The 2016 Chevrolet Volt range-extended electric car has been redesigned to lower its cost and make the new model more affordable to the public, said Green Car Report. Ideally, Chevrolet wants the 2016 Chevrolet Volt to be at least less than $5,000 from its predecessor, the 2014 model, the report added.
Originally, former General Motors CEO Dan Akerson said that their goal was to reduce the cost of the Volt by $10,000. GM has set this goal despite admitting the company is losing money for every Volt unit sold.
"Our ideal target would be $29,995--and, remember, the new Volt will still qualify for a $7,500 Federal income-tax credit plus various state and local incentives," Akerson said then.
Industry observers said that GM might keep the $35,000 price range for the premium model of the 2016 Chevy Volt and offer a lower base price for the low-end model or the car maker might offer a wider selection to buyers to bring the price back up.
The car industry expressed disappointment over the decision of GM to delay the nationwide rollout of the new generation Volt and only shipped the 2016 model to California and 10 other states. The rest of the U.S. will have to wait until January next year to get their chance of driving the new 2016 Chevrolet Volt when Chevy will launch the new PHEV nationally as a 2017 model, spokesman Randy Fox said.
Another major improvement for the next generation of the Chevy Volt is a slightly higher electric range. Its predecessor, the 2011 Volt, has a maximum 35-mile range, while the 2013 model has a 38 miles range. Reports said that GM will push for a 40-mile range for the 2016 Chevy Volt.
This decision was made after several studies have shown that almost four-fifths of U.S. vehicles travel 40 miles a day or less. GM also pointed out that the Chevy Volts cover almost two-thirds of all their miles driven on grid electricity used to charge their battery packs. More importantly, GM has to redesign the Volts' battery and make it smaller and less expensive to achieve its target of lowering the car's price.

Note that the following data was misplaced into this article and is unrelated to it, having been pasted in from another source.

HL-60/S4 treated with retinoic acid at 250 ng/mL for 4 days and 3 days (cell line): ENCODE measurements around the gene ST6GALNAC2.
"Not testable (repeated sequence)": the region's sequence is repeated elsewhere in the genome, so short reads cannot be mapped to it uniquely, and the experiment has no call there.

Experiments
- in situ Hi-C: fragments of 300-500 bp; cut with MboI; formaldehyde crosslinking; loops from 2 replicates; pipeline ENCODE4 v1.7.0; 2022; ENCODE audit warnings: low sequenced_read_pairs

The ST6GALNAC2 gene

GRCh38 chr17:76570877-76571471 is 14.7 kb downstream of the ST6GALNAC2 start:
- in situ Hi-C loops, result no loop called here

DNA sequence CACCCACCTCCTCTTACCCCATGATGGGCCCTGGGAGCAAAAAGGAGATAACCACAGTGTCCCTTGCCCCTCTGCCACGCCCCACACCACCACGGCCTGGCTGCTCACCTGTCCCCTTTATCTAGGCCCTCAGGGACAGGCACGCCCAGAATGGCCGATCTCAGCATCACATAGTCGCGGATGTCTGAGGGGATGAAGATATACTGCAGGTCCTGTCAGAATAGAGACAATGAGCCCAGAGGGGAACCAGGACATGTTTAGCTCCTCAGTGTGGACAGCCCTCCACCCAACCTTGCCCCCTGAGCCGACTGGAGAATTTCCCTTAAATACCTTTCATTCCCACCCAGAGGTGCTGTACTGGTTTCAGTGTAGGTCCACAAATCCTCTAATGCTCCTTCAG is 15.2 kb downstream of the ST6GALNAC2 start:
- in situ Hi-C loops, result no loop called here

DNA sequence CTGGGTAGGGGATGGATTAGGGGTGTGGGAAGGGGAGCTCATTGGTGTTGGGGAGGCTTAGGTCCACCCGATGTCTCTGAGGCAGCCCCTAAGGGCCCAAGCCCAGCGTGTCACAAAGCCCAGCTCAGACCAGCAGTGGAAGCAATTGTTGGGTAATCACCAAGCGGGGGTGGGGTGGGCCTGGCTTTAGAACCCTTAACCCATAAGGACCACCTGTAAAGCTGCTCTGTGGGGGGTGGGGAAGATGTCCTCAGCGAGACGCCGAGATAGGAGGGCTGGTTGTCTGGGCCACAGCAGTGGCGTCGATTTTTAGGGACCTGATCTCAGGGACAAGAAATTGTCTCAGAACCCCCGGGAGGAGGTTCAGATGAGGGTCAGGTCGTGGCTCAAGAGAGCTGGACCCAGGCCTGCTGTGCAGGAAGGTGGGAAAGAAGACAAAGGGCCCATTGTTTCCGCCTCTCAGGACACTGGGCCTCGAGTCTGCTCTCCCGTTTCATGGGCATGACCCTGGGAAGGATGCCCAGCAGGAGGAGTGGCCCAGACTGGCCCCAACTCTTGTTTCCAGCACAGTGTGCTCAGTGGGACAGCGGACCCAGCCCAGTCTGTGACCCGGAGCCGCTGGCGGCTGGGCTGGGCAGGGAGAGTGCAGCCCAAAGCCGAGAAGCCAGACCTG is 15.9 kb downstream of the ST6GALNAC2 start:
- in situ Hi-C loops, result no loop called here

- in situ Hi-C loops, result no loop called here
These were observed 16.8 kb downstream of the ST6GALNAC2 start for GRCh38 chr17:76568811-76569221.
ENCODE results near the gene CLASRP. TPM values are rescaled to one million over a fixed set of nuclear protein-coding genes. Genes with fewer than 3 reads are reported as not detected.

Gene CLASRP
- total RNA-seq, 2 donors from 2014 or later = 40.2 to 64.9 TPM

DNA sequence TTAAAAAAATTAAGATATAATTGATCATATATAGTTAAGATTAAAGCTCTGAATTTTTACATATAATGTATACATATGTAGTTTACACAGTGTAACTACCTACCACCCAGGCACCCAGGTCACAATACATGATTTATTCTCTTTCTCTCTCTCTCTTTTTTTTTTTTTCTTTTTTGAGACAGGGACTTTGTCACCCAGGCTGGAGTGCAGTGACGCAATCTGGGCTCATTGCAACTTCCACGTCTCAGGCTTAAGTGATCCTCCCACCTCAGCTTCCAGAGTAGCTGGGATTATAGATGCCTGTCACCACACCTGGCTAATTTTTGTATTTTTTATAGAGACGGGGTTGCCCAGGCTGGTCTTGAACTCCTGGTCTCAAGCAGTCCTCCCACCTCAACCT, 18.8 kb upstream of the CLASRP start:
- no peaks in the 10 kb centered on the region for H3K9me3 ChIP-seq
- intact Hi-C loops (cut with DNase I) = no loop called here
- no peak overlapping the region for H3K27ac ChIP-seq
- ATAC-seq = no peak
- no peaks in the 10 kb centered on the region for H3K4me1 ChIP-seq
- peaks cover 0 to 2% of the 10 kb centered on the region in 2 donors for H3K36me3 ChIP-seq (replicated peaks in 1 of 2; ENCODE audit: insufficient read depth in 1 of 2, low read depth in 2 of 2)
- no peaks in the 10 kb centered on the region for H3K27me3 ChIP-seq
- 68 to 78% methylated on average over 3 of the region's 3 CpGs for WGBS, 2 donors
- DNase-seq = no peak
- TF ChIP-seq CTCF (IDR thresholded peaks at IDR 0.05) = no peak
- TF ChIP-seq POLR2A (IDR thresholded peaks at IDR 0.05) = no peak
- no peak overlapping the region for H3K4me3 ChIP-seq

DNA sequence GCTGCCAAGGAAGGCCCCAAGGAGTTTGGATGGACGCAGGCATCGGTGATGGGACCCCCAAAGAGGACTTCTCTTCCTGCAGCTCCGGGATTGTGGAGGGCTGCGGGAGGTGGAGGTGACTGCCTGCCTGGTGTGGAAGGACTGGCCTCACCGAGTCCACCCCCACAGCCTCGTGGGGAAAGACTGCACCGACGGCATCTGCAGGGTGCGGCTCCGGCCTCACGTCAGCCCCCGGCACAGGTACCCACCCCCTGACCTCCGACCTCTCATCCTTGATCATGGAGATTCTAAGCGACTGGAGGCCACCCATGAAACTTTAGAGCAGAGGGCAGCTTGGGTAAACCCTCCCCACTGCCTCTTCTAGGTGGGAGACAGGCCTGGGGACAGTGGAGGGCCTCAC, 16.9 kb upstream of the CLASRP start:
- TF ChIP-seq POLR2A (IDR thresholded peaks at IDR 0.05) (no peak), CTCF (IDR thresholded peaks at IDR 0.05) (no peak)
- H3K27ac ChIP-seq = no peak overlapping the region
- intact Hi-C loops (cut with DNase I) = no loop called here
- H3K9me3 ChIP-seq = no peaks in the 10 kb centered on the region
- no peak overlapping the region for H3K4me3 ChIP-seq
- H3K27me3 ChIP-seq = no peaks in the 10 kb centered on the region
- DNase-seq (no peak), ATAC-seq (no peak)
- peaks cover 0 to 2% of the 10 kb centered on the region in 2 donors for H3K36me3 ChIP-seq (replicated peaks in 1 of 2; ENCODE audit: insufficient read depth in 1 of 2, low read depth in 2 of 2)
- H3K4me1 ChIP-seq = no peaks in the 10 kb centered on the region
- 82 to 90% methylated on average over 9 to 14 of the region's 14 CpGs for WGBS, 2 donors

Meanwhile GM has recently released its latest advertisement for the 2016 Chevrolet Volts that took a jab at Nissan LEAF and Toyota Prius.
A report by Charged said, "The 2016 Chevrolet Volt is a tour de force of engineering, a substantial step forward over its predecessor However, some EV industry observers fear that unless GM follows up on the technical improvements with some meaningful marketing, an area in which EV-makers have fallen short so far, sales will continue to be modest."
The latest ads for the 2016 Chevrolet Volts highlights the car's PHEV system as superior to other forms of electrification, particularly with the Nissan Leaf and the Toyota Prius. The ads were first rolled out via the Internet and will later be released on TV.
"We're going to go head-to-head with Leaf and Prius," said Chevrolet Global Chief Marketing Officer Tim Mahoney. "The ads allow Chevrolet to talk in one way and they allow Chevrolet's personality to come through. We're going to be taking more risks," he said.